Severe diseases, such as cancer and multiple sclerosis, can destroy the family and the marital community. However, women are abandoned six times more often than their male partners with the same diagnosis, according to the results of a study conducted at the Cancer Association in Seattle.
The study confirmed earlier data that divorce or abandonment ends 11.6 percent of marriages and relationships in which one of the partners gets cancer, but it was found that that percentage rises to 20.8 percent when it comes to a sick woman.
If one of these diseases is diagnosed in a male patient, the percentage of divorces is only 2.9 percent, which is much less than in the general population.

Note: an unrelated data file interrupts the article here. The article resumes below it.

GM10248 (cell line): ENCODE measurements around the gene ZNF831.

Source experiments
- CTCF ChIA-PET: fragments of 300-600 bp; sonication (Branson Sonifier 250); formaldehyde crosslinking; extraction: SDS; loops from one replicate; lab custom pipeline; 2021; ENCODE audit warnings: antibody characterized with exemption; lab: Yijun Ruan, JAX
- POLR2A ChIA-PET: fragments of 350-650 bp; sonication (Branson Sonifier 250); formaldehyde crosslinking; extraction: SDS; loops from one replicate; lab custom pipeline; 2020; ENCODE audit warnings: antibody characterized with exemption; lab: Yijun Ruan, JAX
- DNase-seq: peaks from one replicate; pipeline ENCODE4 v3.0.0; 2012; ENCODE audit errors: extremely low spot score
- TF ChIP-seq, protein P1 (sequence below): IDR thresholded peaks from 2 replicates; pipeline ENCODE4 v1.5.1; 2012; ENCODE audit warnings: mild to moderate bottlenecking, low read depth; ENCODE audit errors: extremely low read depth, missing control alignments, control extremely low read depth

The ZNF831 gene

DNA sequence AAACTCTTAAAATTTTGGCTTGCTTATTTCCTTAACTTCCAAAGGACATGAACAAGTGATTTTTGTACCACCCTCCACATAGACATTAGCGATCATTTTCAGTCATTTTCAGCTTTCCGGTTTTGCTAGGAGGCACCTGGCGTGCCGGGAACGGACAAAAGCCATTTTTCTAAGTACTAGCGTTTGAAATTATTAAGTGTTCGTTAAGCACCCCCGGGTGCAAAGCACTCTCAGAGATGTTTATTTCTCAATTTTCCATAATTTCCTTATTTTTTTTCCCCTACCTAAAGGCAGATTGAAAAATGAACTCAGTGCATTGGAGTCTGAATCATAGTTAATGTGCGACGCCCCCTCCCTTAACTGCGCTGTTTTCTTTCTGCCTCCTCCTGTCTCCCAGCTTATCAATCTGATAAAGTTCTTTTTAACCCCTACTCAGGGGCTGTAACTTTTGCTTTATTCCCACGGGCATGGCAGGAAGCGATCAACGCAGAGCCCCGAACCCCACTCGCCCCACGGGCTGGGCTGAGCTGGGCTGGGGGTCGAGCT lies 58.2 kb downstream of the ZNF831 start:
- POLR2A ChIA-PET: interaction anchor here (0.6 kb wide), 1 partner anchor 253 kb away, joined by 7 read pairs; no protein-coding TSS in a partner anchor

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Researchers say that the explanation for why men leave a sick partner more often may lie in their inability to quickly adapt to the role of the one who takes care of the home and family.
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The study also established a connection between the length of the marriage and the age of the partner and the probability that it will end due to a serious illness.
Longer marriages had a better chance of survival, but older women were more likely to be abandoned.
The study was conducted in collaboration with the University of Utah Cancer Institute and Stanford University School of Medicine on 515 patients between 2001 and 2006.
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The reason for the research was the fact that doctors noticed that in their patients with neuro-oncology, divorce happens almost exclusively when the patient is a woman.